How can ChatGPT be used in education?

But if producing truthful content isn’t what ChatGPT does, how can we use it in education? Martijn Stegeman, lecturer and coordinator of the UvA minor Programming, identified two main areas for which ChatGPT can be used in education:

  1. Student learning aid. Student enrolments are very high, leaving lecturers with too little time to properly supervise and guide their students. How can we use ChatGPT to help students study and to make education better? For example, ChatGPT can explain Python code, write flashcard questions that students can use for self-study, and execute a roleplay with ChatGPT as the lecturer.
  2. Lecturer inspiration. As a lecturer, ChatGPT can save you a lot of time and give you inspiration for your teaching. For example, ChatGPT can serve as a test-student to check whether your exam questions are unambiguous, create exam questions, generate a creative programming assignment, write a study guide for a course, and give feedback on an assessment scale.

How to ask the right questions?

Remember, ChatGPT is programmed to provide answers that make the reader happy. Vice versa, that means that asking the right questions – called prompts – is essential when using it. Therefore, Martijn provided guidance for writing good prompts. The most important thing is to not phrase the prompt too broadly or vaguely, but as precisely as possible. Your prompt should include all the criteria that you are looking for in the answer. For example, if you need questions that test whether your students can apply their knowledge, asking ChatGPT for 10 questions might result in questions of a quality you cannot use. However, if you ask ChatGPT to create 10 questions that require a relational response (as described in the SOLO taxonomy) it will adhere to those requirements (see images below).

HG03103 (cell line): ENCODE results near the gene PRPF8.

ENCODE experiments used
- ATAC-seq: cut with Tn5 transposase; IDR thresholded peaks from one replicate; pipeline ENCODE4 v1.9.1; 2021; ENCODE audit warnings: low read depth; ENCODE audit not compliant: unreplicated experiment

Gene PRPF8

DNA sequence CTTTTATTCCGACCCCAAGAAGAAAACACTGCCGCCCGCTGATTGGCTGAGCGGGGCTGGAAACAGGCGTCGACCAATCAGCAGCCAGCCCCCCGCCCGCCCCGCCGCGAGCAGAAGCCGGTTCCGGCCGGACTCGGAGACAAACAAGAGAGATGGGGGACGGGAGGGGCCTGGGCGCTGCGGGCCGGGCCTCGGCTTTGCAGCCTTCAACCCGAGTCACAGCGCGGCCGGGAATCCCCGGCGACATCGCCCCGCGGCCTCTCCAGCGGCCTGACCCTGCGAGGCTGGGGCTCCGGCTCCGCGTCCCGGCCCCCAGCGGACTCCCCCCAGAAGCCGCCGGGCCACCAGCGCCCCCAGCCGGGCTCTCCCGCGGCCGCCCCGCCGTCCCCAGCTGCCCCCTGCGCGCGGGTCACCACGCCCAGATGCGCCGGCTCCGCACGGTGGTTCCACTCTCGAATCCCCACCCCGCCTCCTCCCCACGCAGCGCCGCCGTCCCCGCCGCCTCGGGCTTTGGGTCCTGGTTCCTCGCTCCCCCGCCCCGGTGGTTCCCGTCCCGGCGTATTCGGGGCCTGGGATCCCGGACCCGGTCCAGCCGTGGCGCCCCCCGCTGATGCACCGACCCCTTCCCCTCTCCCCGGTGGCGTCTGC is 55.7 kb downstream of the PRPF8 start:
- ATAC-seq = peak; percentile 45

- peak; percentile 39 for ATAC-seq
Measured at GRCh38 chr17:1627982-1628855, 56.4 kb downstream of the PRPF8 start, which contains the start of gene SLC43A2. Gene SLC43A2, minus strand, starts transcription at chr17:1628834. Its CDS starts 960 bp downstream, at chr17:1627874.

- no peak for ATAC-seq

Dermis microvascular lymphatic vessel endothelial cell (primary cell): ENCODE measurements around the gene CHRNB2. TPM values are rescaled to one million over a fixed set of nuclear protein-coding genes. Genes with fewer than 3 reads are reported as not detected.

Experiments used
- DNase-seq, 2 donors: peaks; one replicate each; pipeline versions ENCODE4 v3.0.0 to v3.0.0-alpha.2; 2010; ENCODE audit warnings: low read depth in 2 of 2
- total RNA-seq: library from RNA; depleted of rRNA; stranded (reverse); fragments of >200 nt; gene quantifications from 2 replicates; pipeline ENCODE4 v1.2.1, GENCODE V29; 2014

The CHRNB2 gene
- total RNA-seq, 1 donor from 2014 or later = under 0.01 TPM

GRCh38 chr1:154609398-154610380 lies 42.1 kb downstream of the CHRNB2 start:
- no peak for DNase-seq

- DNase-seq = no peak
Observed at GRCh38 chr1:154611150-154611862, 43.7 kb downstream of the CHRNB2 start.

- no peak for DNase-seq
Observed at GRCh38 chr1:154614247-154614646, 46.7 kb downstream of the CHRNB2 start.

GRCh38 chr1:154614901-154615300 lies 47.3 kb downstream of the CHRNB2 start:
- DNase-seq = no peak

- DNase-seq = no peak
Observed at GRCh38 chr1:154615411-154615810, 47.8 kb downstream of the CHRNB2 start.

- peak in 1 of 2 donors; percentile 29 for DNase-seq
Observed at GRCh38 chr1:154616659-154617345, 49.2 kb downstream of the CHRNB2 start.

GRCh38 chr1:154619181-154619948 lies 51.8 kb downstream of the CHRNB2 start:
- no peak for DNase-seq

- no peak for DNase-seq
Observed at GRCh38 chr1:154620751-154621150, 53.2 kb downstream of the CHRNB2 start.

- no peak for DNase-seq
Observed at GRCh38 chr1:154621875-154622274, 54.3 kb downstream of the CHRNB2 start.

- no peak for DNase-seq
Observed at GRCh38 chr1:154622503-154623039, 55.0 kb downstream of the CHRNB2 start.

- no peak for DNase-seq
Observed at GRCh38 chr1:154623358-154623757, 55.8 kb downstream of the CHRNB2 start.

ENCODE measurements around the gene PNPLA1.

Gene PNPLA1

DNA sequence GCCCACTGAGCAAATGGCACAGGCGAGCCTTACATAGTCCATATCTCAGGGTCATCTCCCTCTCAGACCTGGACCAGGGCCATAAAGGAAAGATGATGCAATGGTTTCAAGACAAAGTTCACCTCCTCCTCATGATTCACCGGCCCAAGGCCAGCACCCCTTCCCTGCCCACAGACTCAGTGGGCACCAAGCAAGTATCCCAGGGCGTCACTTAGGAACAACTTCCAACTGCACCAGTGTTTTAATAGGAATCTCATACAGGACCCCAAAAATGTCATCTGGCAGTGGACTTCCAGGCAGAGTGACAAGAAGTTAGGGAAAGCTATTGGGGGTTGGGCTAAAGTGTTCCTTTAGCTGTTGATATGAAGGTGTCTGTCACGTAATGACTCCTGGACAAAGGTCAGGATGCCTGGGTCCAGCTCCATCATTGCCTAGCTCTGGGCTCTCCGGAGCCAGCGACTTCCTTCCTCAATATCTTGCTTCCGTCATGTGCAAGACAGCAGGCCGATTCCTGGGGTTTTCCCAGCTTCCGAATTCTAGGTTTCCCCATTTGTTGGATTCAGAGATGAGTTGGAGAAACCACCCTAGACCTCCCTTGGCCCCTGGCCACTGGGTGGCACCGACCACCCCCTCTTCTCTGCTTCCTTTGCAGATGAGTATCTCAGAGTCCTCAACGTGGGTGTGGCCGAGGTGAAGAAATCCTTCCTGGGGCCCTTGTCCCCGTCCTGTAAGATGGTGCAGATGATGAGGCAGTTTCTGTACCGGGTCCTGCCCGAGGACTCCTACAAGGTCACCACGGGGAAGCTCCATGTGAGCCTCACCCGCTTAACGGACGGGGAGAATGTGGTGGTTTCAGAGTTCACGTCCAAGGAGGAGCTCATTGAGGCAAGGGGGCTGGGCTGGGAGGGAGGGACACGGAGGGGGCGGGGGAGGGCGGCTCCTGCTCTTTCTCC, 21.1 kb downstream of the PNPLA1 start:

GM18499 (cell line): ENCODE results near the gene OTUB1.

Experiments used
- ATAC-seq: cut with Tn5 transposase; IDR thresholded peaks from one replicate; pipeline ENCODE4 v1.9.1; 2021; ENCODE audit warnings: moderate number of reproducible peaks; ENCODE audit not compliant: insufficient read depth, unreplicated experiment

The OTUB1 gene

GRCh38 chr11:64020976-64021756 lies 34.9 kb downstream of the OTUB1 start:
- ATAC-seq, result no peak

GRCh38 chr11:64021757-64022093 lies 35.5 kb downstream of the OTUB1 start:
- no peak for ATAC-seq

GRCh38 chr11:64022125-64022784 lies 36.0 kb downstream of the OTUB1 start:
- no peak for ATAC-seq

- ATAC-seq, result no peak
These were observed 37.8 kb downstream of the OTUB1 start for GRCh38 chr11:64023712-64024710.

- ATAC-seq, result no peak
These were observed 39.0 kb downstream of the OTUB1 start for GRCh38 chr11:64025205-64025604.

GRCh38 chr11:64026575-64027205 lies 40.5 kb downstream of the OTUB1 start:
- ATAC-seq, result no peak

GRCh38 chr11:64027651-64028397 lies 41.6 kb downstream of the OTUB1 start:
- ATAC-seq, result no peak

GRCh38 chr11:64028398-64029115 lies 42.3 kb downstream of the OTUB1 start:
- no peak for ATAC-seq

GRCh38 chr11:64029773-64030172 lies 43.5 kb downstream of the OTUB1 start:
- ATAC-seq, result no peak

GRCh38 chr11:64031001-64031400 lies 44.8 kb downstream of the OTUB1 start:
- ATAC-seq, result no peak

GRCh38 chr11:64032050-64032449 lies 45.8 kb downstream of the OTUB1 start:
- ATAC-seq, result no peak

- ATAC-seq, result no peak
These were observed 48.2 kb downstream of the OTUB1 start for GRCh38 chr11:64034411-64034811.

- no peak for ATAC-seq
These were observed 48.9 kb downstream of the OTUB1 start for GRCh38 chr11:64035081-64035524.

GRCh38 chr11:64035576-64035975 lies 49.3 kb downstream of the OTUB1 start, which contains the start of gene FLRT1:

Keep in mind, if there’s a lot of content available about the topic or if it is a common genre, ChatGPT’s output becomes better (e.g. ChatGPT is really good at creating a study guide entry based on a couple of your notes).

For more tips about writing good prompts for ChatGPT, you can read this Dutch article from Neuroflash.

Take-home messages

The participants experimented with ChatGPT in small groups and discussed how they can use ChatGPT in their own field of expertise. These are their most important findings:

  • Talk to your students: It’s important to ask your students if they already use ChatGPT and how they are using it.